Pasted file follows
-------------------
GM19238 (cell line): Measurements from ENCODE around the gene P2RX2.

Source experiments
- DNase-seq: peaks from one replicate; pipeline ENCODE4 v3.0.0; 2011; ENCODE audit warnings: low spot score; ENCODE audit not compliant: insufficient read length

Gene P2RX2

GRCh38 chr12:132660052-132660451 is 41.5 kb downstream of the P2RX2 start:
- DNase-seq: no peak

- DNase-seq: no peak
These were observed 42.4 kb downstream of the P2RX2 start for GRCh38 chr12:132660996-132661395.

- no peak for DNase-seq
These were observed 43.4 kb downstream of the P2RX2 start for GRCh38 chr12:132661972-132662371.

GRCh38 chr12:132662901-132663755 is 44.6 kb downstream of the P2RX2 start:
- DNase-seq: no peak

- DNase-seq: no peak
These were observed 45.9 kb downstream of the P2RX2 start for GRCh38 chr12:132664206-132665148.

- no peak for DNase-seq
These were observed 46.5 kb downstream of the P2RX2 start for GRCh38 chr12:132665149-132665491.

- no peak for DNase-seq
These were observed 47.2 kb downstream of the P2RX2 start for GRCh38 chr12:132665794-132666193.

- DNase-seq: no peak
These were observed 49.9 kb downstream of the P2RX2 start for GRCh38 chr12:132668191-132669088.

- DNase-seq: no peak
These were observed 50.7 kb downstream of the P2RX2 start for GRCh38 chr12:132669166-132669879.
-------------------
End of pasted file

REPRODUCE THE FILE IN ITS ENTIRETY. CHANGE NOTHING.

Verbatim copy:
GM19238 (cell line): Measurements from ENCODE around the gene P2RX2.

Source experiments
- DNase-seq: peaks from one replicate; pipeline ENCODE4 v3.0.0; 2011; ENCODE audit warnings: low spot score; ENCODE audit not compliant: insufficient read length

Gene P2RX2

GRCh38 chr12:132660052-132660451 is 41.5 kb downstream of the P2RX2 start:
- DNase-seq: no peak

- DNase-seq: no peak
These were observed 42.4 kb downstream of the P2RX2 start for GRCh38 chr12:132660996-132661395.

- no peak for DNase-seq
These were observed 43.4 kb downstream of the P2RX2 start for GRCh38 chr12:132661972-132662371.

GRCh38 chr12:132662901-132663755 is 44.6 kb downstream of the P2RX2 start:
- DNase-seq: no peak

- DNase-seq: no peak
These were observed 45.9 kb downstream of the P2RX2 start for GRCh38 chr12:132664206-132665148.

- no peak for DNase-seq
These were observed 46.5 kb downstream of the P2RX2 start for GRCh38 chr12:132665149-132665491.

- no peak for DNase-seq
These were observed 47.2 kb downstream of the P2RX2 start for GRCh38 chr12:132665794-132666193.

- DNase-seq: no peak
These were observed 49.9 kb downstream of the P2RX2 start for GRCh38 chr12:132668191-132669088.

- DNase-seq: no peak
These were observed 50.7 kb downstream of the P2RX2 start for GRCh38 chr12:132669166-132669879.